4 Ways to Motivate People to Achieve Their Potential

 

In my last post I wrote about Gary. He was an example of a dedicated employee who had a tremendous Growth Achievement Potential (GAP). He was a mail room person who became a computer expert and as a result of a leader who took a chance, he kept the company systems at a high level of performance. Why? Because someone recognized his GAP and made sure he was working in his area of potential or passion.

The question you as a leader need to decide is, “Am I willing to recognize my employee’s GAP and make sure they are working to their potential?

Employees usually fall into one of four GAP categories:

  1. No GAP. Some employees have no idea what kind of work would get their passion and juices flowing. To them, work is just work. This group seems to find satisfaction in self-indulgent pursuits such as drinking, sports, or other self-focused activities. The no-GAP crowd is almost impossible to motivate and should be the first considered when corporate cuts are made.
  2. Outside GAP. In some cases, people will most definitely be motivated by avenues outside of their jobs. Maybe the GAP is charity work or one sort or another. These people are motivated buy highly secure and reasonably well-paying jobs that enable them to pursue their outside interests. They can be very highly motivated and perform very well in their jobs if they find reward and satisfaction in outside interests and feel the freedom and encouragement from you to pursue them.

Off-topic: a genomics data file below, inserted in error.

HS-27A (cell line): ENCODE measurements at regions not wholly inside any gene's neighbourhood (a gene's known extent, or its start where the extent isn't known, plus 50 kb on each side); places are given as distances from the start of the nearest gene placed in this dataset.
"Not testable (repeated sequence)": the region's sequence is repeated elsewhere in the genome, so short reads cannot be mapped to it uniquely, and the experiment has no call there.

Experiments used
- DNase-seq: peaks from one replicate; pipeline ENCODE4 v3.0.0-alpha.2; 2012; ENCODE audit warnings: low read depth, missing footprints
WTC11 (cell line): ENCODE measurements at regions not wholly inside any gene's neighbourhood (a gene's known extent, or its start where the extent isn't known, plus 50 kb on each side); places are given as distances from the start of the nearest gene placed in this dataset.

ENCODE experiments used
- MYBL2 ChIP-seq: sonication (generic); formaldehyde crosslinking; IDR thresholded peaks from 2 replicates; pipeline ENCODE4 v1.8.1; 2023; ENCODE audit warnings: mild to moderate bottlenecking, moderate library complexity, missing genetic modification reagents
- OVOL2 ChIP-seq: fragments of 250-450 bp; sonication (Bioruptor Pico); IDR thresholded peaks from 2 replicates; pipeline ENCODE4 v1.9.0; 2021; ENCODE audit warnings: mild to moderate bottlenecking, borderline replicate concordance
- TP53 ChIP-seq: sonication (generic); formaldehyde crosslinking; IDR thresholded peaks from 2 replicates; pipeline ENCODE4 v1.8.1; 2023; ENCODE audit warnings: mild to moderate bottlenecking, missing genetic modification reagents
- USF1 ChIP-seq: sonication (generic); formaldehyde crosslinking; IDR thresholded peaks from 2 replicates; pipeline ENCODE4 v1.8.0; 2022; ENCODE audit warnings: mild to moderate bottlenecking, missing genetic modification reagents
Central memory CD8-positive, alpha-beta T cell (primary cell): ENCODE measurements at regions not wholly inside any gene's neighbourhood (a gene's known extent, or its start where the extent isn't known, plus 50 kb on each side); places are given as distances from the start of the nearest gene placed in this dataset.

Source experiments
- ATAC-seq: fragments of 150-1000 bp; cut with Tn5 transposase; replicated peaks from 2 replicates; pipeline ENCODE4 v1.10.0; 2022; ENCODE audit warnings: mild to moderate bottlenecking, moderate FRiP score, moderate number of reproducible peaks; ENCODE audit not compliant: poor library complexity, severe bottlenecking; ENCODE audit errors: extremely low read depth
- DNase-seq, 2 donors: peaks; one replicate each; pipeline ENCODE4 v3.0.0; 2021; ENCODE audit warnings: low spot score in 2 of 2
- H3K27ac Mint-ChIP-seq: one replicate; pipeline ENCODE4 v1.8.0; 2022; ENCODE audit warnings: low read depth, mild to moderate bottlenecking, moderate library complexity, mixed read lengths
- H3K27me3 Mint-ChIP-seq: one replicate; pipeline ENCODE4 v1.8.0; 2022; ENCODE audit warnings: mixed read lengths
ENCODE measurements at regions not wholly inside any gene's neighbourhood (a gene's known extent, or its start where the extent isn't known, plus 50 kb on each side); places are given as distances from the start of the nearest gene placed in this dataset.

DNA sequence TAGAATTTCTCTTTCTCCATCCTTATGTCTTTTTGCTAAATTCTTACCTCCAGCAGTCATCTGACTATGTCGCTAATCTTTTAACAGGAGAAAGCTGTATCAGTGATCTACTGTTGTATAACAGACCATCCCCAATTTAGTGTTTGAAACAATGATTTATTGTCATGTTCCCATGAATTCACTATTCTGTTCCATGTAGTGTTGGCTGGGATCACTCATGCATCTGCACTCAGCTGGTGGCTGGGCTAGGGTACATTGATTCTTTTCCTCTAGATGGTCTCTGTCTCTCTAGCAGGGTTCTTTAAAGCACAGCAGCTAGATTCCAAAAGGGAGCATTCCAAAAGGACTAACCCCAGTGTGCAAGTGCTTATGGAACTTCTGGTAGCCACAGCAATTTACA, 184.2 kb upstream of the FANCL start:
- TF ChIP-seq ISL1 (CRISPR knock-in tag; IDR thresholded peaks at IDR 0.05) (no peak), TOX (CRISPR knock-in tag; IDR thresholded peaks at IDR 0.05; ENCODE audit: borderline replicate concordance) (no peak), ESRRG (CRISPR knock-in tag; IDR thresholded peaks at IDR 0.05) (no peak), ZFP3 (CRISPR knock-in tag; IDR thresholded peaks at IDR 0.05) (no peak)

3. Undiscovered GAP. This is a tough category because these people are not self-reflective enough to know that they have or should have a GAP. They can become very motivated if the discover their GAP, but it takes a lot of energy on the part of the leader to help them reach this point. You need to look for potential beyond what they are doing now.
  4. Known GAP. A good number of people know or at least sense what their GAP is. However, they can often get trapped doing what they are good at, or they may find that their organization keeps them locked in a specific box and doesn’t allow them to pursue their GAP. If these people are allowed to pursue their GAP, like Gary, they often become the most motivated and high-performance persons on a team. Your job is to take a chance and put them where they can soar.

Money is not always the great motivator we as leaders think it is. Of course it’s appreciated but many employees feel it just levels the playing field—it’s a day’s wages for a day’s hard work. It is much more meaningful and satisfying (and ultimately motivating) to be rewarded according to your GAP.

How do you motivate your employees? Do you realize their GAP? How do you act on what you know to motivate them?

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Trust is the winsome wedding of faith and hope.

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